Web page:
- Wanda Michaels, Chief Education Officer at Joliet Correctional Facility
"My name is Mrs. Goodall. This is not my first time teaching a Correctional Educations Course. If I catch someone with cliff notes tattooed on their arms, that is an automatic fail. If one of you shows up with a pornographic tattoo with my face on it, that is an automatic fail. If you have a question, raise your hand. Disrespectful language or disruptive behavior will result in removal from the course. Now, why don't we go around the room and introduce ourselves?"
- Amy M. Goodall, former Marine drill instructor, former elemental school teacher, current Educational Officer at Joliet Correctional Facility
"At the moment, I must respectfully decline your petition to reschedule the co-ed end-of-semester ball where male and female students may mingle socially. The recent riot among the female inmates does not currently permit such festivities. I know that the Correctional Teacher's Union strike has been tough on all of you, and many of you will not reach your graduation dates because of the hold-up in classes. The best I can say is that I am working with the union representatives to achieve resolution as quickly as possible."
- Wardern Smithers, reply to petition by inmates
"We still have the same problems as any correctional facility. Violence we deal with as best we can, when it erupts; our corrections officers are armed, and we often try to segregate the more disruptive students. Sexual violence is more difficult to police, though our educational efforts seem to have reduced that somewhat from pre-correctional education statistics. Drugs are, perhaps, one of the more difficult issues; we've run into a number of issues with introducing basic chemistry into the curriculum. Ironically, I sometimes feel that most of the inmates end up learning more than we do."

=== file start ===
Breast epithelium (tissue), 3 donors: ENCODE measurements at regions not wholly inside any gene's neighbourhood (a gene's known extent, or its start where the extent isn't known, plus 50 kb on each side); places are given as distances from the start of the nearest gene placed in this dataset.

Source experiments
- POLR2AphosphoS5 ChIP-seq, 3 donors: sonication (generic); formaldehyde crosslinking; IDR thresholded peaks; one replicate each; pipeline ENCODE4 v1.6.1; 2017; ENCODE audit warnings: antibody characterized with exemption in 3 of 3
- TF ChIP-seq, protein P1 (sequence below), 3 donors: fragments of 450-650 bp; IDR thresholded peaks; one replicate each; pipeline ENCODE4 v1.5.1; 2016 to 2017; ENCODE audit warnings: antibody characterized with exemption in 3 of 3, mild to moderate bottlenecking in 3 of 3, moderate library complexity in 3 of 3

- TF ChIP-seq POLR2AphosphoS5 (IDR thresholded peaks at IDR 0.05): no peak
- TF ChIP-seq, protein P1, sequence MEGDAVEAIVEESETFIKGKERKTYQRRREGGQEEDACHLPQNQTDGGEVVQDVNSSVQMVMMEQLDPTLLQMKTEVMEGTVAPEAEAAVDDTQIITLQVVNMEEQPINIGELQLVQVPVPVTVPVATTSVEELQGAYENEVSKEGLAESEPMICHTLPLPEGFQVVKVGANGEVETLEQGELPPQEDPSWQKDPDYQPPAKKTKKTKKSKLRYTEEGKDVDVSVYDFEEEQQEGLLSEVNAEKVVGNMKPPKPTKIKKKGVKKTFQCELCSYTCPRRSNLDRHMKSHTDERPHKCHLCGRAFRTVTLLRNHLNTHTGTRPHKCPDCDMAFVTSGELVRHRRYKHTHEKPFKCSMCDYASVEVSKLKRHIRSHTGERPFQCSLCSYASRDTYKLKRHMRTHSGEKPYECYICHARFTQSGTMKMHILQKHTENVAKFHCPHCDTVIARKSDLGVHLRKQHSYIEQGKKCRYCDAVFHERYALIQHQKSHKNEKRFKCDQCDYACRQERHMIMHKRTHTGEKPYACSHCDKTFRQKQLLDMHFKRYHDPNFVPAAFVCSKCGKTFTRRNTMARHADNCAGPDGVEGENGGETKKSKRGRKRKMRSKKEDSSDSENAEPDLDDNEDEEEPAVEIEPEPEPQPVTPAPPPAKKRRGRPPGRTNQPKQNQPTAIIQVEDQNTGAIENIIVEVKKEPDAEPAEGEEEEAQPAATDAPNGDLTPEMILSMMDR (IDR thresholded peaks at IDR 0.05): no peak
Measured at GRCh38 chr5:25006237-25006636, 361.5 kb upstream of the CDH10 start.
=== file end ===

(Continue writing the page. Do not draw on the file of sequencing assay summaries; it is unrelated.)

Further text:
- Paul James McClellan, Corrections Officer at Joliet Correctional Facility
"It changed my life. I went in with 3 felony convictions and an 8th-grade education. I left with my GED and my Associate's Degree in Business. And it doesn't end when you're outside. They got me a Pell Grant, they got me into a dorm at Fullson Community College. I work at the library, student wage, but that's just a start. I'm going to be better than I am. You never stop learning."
- Lemar Coltrane, completed 80 credits at Joliet Correctional Facility
"There's always a few that buck the system. Don't want to learn. They take the bare minimum of courses, and often fail Civics - sometimes through disruptive behavior, sometimes just won't put in the effort on the tests and papers. It is possible to stretch out a 30-hour sentence a long time...we had one old man, it took him seven years. Now that's what I hate to see. We talked to him about it. We offered him special credit projects, credit for therapy. He wouldn't have it. In the end, I don't think we did anything for him but keep him locked up for seven years of his life. Now that's something I hate to see."
- Annette Wilhelmina Bennet, Chaplain of Joliet Correctional Facility